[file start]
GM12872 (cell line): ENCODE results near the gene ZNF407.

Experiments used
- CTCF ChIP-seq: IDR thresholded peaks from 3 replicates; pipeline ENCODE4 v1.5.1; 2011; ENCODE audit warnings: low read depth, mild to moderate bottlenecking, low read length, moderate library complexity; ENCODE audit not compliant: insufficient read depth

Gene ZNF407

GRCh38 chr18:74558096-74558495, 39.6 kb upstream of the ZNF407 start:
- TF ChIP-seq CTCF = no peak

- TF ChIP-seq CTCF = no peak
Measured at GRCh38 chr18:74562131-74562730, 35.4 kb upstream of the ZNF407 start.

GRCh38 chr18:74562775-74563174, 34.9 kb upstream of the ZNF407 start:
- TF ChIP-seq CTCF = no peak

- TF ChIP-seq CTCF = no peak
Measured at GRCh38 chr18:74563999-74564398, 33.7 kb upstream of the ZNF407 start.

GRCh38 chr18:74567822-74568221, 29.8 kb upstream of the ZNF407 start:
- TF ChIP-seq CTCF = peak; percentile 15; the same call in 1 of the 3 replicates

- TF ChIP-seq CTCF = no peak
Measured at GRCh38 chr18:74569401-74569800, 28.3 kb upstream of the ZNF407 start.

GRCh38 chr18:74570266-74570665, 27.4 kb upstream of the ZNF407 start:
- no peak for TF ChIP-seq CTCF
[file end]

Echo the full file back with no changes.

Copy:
GM12872 (cell line): ENCODE results near the gene ZNF407.

Experiments used
- CTCF ChIP-seq: IDR thresholded peaks from 3 replicates; pipeline ENCODE4 v1.5.1; 2011; ENCODE audit warnings: low read depth, mild to moderate bottlenecking, low read length, moderate library complexity; ENCODE audit not compliant: insufficient read depth

Gene ZNF407

GRCh38 chr18:74558096-74558495, 39.6 kb upstream of the ZNF407 start:
- TF ChIP-seq CTCF = no peak

- TF ChIP-seq CTCF = no peak
Measured at GRCh38 chr18:74562131-74562730, 35.4 kb upstream of the ZNF407 start.

GRCh38 chr18:74562775-74563174, 34.9 kb upstream of the ZNF407 start:
- TF ChIP-seq CTCF = no peak

- TF ChIP-seq CTCF = no peak
Measured at GRCh38 chr18:74563999-74564398, 33.7 kb upstream of the ZNF407 start.

GRCh38 chr18:74567822-74568221, 29.8 kb upstream of the ZNF407 start:
- TF ChIP-seq CTCF = peak; percentile 15; the same call in 1 of the 3 replicates

- TF ChIP-seq CTCF = no peak
Measured at GRCh38 chr18:74569401-74569800, 28.3 kb upstream of the ZNF407 start.

GRCh38 chr18:74570266-74570665, 27.4 kb upstream of the ZNF407 start:
- no peak for TF ChIP-seq CTCF